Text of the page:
I’ve previously highlighted the fact that gut dysbiosis sets the stage for grain-related disorders, and as the evidence is now piling up, I’m more convinced than ever that the gut microbiota is the key to preventing and treating non-celiac gluten sensitivity and possibly even celiac disease. The human cells in our body only produce the […]
In the first part of the series of posts on prebiotics I made it clear that even though only some types of carbohydrates such as inulin, oligofructose and resistant starch are officially labeled as prebiotics, a lot of fermentable substrates found in vegetables, fruits and other whole foods actually work as prebiotics since they stimulate […]
Is the Rise in Grain/Gluten Sensitivity and Celiac Disease Caused by Changes in the Human Microbiome?
Grains are difficult for humans to digest, and consequently we see a whole range of health problems associated with the consumption of wheat, barley and other cereals. Proteins and other antinutrients found in grains seem to be especially problematic, and anecdotal reports suggest that a lot of people see significant health improvements when they exclude […]
Research shows that more than 90% of cells in the human body are microbial, and we are only now starting to discover the complexity of the interaction between the human microbiome (microbes and their genes) and the rest of our body. While outdated textbooks often contain a small segment on gut bacteria and their role […]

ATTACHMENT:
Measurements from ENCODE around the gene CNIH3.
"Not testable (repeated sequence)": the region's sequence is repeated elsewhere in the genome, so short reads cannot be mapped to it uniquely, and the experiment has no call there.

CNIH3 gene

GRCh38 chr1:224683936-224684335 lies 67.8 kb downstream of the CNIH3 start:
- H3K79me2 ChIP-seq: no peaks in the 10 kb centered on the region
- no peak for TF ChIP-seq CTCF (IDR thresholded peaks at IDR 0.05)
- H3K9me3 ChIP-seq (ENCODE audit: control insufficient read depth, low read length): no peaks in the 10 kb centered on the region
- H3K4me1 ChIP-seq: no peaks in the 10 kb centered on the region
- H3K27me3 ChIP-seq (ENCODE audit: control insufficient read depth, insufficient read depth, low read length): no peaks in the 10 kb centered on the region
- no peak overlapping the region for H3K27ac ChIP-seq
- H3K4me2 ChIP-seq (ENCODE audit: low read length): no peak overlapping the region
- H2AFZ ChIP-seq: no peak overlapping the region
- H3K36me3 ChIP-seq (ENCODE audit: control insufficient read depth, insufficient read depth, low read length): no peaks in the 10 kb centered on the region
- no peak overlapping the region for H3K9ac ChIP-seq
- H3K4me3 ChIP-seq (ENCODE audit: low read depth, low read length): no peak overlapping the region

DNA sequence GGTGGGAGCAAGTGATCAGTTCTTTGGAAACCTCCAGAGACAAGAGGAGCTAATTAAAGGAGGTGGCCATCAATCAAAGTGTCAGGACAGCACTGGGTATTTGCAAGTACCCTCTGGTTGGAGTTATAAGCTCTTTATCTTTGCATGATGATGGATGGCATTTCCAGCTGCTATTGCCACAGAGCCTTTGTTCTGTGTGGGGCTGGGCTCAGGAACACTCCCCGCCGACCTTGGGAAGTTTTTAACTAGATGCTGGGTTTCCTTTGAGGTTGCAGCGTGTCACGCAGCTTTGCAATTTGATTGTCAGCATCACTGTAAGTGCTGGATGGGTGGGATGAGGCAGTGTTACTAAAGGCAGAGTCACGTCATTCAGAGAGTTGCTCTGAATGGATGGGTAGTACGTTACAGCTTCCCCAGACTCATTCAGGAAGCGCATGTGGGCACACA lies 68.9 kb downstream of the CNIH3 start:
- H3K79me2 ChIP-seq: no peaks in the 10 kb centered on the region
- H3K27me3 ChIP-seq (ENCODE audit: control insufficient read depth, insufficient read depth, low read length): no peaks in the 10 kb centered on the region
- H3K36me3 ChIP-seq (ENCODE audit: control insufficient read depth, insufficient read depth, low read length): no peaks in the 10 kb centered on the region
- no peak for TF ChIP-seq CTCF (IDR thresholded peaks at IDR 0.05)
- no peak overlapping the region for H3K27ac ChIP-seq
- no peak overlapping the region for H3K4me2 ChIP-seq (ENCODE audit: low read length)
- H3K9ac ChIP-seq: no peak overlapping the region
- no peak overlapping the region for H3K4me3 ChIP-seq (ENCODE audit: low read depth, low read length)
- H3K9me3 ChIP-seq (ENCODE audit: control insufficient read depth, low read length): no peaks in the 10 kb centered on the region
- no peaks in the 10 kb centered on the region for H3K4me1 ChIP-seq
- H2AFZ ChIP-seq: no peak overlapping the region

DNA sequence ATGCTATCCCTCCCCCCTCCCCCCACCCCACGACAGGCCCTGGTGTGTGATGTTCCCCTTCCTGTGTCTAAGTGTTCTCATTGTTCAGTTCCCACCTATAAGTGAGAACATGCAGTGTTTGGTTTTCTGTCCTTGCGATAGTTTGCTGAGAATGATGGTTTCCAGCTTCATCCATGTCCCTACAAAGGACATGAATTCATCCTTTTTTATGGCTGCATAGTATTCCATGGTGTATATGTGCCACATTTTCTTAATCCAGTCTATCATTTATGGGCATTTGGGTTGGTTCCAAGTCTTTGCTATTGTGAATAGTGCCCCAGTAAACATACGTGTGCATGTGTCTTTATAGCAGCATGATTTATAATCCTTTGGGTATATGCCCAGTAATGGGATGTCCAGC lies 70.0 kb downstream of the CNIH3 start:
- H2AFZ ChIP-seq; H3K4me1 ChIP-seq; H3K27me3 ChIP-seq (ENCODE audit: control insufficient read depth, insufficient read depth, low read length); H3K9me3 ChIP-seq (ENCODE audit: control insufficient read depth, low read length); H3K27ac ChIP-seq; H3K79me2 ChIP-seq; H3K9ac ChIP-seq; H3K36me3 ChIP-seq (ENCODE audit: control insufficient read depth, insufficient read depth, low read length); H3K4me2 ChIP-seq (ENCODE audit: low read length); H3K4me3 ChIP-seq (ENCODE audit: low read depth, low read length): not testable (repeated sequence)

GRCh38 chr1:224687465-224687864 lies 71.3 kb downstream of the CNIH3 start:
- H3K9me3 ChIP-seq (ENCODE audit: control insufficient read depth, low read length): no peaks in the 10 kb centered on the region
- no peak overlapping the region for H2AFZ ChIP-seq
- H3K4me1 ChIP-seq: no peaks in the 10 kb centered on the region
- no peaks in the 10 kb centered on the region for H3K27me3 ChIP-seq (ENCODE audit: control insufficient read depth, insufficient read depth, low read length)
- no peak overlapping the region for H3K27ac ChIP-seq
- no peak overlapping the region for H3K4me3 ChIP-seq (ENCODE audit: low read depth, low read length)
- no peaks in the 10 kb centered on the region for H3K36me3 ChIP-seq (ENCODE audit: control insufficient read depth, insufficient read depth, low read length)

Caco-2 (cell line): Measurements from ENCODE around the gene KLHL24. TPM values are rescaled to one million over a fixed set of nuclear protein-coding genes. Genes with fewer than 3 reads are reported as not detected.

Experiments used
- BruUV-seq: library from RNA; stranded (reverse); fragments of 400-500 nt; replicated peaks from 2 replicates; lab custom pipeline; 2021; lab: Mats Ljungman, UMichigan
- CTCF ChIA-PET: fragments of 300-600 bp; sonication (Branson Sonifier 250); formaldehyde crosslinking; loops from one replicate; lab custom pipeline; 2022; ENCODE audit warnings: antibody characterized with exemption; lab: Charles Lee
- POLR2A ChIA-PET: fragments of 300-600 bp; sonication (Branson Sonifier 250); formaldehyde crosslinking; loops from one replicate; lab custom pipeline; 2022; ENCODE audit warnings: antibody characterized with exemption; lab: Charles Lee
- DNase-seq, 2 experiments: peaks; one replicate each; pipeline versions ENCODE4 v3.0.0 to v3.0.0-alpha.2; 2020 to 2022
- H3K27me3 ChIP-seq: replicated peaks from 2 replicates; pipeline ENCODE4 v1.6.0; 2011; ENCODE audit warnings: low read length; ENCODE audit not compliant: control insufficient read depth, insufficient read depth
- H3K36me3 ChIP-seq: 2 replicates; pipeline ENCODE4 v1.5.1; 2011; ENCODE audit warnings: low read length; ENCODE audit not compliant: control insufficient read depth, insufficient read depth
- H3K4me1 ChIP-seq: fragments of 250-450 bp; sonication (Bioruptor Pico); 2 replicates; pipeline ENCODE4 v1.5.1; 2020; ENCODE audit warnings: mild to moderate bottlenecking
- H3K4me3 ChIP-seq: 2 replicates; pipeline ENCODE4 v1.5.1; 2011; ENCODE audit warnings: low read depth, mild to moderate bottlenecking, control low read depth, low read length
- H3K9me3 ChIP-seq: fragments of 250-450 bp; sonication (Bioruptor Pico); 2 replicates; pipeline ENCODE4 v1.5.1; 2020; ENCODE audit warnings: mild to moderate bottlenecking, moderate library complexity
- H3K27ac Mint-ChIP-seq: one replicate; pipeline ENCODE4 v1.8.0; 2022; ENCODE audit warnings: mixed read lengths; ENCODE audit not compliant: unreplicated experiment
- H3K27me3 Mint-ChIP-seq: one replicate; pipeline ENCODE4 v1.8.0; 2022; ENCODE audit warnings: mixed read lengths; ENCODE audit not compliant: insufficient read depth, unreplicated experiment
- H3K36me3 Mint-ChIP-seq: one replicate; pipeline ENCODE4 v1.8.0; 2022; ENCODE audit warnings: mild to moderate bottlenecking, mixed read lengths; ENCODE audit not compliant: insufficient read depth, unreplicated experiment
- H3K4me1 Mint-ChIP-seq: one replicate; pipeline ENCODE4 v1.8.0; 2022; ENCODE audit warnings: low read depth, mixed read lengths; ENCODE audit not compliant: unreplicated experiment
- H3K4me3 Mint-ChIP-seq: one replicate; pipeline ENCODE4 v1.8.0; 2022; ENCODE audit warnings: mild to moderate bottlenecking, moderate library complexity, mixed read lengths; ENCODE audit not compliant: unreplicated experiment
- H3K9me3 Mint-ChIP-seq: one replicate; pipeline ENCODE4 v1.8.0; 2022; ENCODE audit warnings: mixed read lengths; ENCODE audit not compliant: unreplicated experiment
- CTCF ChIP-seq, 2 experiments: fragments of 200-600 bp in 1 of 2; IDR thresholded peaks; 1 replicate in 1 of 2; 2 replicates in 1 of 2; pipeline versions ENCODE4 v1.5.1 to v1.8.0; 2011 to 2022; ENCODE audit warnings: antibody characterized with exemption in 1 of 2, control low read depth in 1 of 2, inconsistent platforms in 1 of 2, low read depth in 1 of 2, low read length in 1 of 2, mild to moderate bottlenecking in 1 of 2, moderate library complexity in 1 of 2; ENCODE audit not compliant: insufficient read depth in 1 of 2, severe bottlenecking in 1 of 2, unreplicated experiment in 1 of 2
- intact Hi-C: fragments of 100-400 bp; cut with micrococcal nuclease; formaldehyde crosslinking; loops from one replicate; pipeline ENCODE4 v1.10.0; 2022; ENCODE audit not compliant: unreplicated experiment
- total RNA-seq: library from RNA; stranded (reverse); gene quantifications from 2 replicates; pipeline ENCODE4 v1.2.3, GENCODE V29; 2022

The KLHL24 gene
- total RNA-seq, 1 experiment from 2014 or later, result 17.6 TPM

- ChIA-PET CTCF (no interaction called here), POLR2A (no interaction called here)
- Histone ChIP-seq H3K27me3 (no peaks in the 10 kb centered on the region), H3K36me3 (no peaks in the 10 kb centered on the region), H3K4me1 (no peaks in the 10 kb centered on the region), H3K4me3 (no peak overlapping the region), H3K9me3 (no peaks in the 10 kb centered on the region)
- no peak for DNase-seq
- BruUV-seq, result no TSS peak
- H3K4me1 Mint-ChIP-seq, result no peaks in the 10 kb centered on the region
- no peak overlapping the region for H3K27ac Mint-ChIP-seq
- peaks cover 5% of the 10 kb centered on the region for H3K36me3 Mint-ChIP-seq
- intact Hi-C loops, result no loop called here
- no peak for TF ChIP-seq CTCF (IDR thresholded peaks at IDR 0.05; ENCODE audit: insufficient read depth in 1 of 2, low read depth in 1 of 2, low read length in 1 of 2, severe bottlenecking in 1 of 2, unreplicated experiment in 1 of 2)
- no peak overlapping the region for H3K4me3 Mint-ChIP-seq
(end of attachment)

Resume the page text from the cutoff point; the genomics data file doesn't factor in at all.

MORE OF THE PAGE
Cholelithiasis (presence of stones in the gallbladder) is a very common condition affecting 10-15% of adults in Europe and the USA. This makes it the most common gastrointestinal disorder requiring hospitalization. The pathogenesis of Cholelithiasis isn’t fully established, but new research suggests that dysbiosis could be an important underlying cause. Cholelithiasis can then be added […]
True food allergies are very rare, but there seems to be a fast-growing number of people experiencing some type of food intolerance. Fatigue, bloating, diarrhea or other symptoms typically appear many hours after a meal, and this delayed response makes it hard to know exactly what caused the problem. Also, the fact that food intolerance […]
It’s estimated that 75% of the world’s population lose the ability to completely digest lactose after infancy (1). Insufficient levels of lactase are often described as the cause of lactose intolerance, and therefore a common belief is that lactose intolerance is a permanent condition. However, scientific studies have made it clear that this is not […]